Getting the lowest possible interest rate is one of the easiest ways to save on your home loan. If it’s been a while since you’ve checked your interest rate, you could be paying too much.

We’ve used the example home loan from above to demonstrate how a lower interest rate can impact your repayments and overall loan amount.

Calculator inputs

Loan 1

Loan 2

Loan 3

Interest rate

3%

2.5%

2%

Repayment frequency

Monthly

Monthly

Monthly

Repayment type

Principal and interest

Principal and interest

Principal and interest

Monthly repayments

$2,118

$1,986

$1,858

Total loan cost

$762,487

$714,818

$668,915

Total interest (including fees)

$262,487

$214,818

$168,915

*The table above assumes an owner occupier loan over a 30-year loan term with a $500,000 loan amount and $10 monthly fees.

Make extra repayments

An easy way to pay your loan off faster is by making extra repayments into your loan. You can do this by paying more than the monthly (or fortnightly or weekly) minimum amount. Use our extra and lump sum repayment calculator to see how making extra repayments can reduce your loan amount.

The other way to make extra repayments into your loan is by using an offset account. An offset account is an everyday banking account that’s linked to your home loan, where you can deposit your savings and your regular wages. Any money that’s in your offset account is then ‘offset’ against your home loan balance, reducing the amount of interest you have to pay over the life of the loan.

Make more frequent repayments

As well as making extra repayments, making more frequent repayments can also help you get ahead on your loan. For example there are 12 months in a year but 26 fortnights. If you make fortnightly repayments instead of monthly ones, you’re making one extra month of repayments per year which puts you slightly ahead.

Save a bigger deposit

Saving up a bigger deposit can help you reduce your loan repayment because you’re borrowing less. Obviously this isn’t an option for everyone, particularly if property prices are rising faster than your ability to save a bigger deposit.

Why is adopting a loan repayment strategy important?

As you can see from some of the earlier examples, even small changes to your repayments can save you thousands of dollars in the long run. A saving of just 0.25% on your home loan will make a giant dent in the total interest paid over 30 years or switching to bi-weekly or fortnightly payments can decrease the amount of time it will take to pay off your loan.

Small adjustments can lead to major changes, so testing different options in the mortgage repayment calculator is worth the effort. And while it’s still best to speak to a professional, which you can do for free here, this calculator is an ideal starting point. You can also try testing our Borrowing Power Calculator to have an idea of how much you can afford to borrow.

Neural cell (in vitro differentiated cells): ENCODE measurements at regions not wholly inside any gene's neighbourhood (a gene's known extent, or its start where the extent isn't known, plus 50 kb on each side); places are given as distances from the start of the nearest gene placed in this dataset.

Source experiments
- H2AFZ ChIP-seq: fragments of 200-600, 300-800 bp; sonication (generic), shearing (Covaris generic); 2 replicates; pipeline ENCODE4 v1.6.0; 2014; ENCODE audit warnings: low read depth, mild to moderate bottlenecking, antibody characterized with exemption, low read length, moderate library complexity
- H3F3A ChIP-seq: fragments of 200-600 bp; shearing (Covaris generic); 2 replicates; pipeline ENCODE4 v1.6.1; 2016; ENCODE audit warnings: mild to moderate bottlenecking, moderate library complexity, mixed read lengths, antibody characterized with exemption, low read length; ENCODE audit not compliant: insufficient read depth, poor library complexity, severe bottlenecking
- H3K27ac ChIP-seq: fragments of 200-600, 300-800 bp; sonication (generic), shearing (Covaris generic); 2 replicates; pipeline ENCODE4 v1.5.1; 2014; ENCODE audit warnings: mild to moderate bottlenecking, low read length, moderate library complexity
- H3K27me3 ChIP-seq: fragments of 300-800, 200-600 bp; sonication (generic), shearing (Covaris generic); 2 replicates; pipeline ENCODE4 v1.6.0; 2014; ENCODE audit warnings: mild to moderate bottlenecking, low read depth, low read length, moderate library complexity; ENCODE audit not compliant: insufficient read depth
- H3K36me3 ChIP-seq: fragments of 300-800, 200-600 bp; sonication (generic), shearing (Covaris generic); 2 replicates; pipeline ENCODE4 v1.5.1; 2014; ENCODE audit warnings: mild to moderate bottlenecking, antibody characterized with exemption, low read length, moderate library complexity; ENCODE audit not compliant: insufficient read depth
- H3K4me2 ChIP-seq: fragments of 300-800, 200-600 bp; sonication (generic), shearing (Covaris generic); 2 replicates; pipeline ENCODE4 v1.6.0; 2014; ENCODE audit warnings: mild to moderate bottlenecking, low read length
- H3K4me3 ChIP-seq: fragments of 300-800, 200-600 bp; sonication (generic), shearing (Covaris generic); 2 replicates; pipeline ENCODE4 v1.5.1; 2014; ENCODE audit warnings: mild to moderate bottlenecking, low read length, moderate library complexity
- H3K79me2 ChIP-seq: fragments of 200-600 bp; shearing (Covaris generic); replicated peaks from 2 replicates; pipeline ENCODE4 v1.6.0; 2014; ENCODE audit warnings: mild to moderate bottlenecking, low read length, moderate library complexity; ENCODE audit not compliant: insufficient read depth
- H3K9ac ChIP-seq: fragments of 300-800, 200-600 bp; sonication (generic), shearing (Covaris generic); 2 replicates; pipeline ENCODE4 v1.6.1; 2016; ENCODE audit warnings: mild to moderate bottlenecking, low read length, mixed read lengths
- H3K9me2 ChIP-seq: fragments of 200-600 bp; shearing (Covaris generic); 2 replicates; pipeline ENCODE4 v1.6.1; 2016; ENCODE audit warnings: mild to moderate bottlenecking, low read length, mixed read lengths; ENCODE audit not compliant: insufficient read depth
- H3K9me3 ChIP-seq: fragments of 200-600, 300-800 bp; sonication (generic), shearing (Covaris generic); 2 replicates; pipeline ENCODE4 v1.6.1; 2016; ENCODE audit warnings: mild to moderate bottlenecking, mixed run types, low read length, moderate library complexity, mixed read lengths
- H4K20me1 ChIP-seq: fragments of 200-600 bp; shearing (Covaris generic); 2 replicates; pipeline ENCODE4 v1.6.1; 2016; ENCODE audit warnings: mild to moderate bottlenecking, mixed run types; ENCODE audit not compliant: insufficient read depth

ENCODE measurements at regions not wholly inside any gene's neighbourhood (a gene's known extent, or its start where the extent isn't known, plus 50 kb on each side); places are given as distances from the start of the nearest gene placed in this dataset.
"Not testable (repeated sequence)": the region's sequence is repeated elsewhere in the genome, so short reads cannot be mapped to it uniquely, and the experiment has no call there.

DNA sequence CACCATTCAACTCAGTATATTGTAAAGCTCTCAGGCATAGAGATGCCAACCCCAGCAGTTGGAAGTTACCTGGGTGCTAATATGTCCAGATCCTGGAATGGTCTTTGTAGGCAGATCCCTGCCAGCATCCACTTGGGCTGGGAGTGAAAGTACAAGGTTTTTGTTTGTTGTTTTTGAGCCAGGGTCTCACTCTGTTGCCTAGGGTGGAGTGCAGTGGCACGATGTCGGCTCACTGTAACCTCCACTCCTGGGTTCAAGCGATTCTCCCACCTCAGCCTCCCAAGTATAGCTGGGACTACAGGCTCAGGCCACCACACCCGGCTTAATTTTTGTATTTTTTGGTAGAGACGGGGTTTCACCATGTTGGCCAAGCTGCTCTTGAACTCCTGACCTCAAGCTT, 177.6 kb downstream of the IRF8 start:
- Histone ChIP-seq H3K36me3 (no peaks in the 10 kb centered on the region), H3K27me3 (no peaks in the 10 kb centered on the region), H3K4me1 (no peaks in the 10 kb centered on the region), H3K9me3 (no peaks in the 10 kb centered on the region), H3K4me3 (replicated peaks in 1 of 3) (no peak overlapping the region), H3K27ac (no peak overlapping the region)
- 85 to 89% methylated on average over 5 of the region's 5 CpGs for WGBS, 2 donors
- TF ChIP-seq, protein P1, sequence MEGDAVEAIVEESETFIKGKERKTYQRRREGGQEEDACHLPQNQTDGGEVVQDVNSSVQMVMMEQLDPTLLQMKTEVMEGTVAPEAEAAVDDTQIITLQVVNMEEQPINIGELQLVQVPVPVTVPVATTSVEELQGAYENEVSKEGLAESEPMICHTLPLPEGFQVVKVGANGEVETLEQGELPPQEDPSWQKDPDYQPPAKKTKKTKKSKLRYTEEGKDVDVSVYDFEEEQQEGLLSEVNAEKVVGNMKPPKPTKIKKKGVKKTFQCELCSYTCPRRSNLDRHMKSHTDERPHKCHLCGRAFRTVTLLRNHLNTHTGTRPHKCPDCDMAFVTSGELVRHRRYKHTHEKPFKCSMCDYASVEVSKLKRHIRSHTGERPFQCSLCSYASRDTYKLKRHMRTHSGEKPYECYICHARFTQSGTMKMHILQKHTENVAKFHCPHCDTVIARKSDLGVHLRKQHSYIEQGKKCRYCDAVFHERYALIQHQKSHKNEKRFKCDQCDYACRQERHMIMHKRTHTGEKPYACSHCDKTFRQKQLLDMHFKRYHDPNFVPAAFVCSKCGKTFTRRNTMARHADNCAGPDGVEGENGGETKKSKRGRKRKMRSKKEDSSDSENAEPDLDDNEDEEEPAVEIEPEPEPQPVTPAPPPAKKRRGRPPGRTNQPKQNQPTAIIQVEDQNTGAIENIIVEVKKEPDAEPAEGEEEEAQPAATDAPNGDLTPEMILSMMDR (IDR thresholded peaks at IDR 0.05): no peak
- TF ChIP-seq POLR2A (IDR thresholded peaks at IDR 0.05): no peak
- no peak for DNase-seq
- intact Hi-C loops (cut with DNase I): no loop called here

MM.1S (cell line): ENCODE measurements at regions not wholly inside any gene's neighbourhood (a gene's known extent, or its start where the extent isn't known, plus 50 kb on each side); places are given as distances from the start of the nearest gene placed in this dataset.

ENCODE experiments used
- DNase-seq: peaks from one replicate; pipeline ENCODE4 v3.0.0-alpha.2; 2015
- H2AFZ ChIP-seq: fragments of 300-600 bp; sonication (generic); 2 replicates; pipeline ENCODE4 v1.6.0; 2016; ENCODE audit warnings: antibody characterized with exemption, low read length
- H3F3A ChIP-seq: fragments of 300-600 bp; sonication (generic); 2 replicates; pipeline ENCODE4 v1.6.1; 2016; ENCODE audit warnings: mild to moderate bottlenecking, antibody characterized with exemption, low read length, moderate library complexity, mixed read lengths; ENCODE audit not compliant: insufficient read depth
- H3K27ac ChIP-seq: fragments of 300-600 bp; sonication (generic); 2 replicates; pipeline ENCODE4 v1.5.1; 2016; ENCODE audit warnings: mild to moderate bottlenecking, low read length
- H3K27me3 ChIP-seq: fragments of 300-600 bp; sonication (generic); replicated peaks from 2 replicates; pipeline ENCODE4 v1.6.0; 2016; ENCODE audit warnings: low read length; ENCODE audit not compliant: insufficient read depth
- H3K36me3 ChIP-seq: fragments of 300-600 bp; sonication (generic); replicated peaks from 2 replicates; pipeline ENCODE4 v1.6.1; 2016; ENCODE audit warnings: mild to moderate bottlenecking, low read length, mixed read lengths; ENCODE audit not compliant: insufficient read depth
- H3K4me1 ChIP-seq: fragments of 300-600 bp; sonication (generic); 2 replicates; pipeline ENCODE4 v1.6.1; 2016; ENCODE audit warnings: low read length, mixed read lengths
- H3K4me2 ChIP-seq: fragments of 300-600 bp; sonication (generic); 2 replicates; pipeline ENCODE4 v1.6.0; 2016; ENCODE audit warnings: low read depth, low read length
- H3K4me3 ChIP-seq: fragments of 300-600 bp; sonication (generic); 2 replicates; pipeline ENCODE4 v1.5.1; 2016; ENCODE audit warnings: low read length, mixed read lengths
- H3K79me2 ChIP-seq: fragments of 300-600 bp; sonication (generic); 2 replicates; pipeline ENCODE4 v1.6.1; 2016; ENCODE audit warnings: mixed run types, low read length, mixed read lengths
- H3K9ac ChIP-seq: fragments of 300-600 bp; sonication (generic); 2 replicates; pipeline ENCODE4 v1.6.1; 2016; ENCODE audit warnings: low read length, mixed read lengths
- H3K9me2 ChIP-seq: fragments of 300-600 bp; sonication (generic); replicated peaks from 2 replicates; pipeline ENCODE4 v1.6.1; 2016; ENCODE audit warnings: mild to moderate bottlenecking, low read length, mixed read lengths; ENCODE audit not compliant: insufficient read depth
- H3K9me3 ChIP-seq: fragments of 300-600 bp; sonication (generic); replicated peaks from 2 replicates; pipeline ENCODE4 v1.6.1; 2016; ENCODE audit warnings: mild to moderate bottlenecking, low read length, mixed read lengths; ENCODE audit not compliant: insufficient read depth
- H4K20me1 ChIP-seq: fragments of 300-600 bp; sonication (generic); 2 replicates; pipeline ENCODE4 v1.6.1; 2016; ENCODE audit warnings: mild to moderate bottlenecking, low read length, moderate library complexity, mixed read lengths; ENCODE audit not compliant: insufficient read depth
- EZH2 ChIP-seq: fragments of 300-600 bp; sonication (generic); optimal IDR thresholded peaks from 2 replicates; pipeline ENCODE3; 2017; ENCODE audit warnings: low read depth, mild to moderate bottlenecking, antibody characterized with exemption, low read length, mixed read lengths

Frequently asked questions about mortgage repayments

1. How do you calculate mortgage repayments?

The easiest way to calculate your mortgage repayments is by using a mortgage repayment calculator like the one above, but you can also use equations or spreadsheets to work out what your repayments could be. To calculate your repayments you need to know what the principal is (the amount you’re borrowing), what the interest rate is and loan term is.

2. Will my mortgage repayments change over time?

Yes. Our calculations are only accurate if every detail in your loan remains unchanged for the duration of the loan term, which never happens. Over the life of your loan, the interest rate will fluctuate which will impact your repayments.

3. How do interest rates affect mortgage repayments?

Over the life of your loan, your interest rate will fluctuate in line with changes made to the official cash rate, or at the discretion of the lender. Any fluctuation in the interest rate impacts your mortgage repayments. If your interest rate is increased, you’ll be paying more interest on your loan while if your rate is cut, you’ll pay less.

4. How do principal and interest repayments work?

Home loan repayments are made up of two parts: the principal (the amount you’ve borrowed) and the interest charged on the principal. When you make principal and interest repayments, you’re chipping away at both the amount borrowed as well as the interest portion of the loan.

5. How do interest-only repayments work?

Interest-only repayments mean you’re only paying down the interest portion of the loan. While this means your initial monthly repayments will be smaller, you will end up paying more in total over the life of the loan.

6. How can I find out what my home loan repayments will be?

To find out exactly what your mortgage repayments will be, your lender should provide you with a key facts sheet which will give you all the information you need to know about your loan.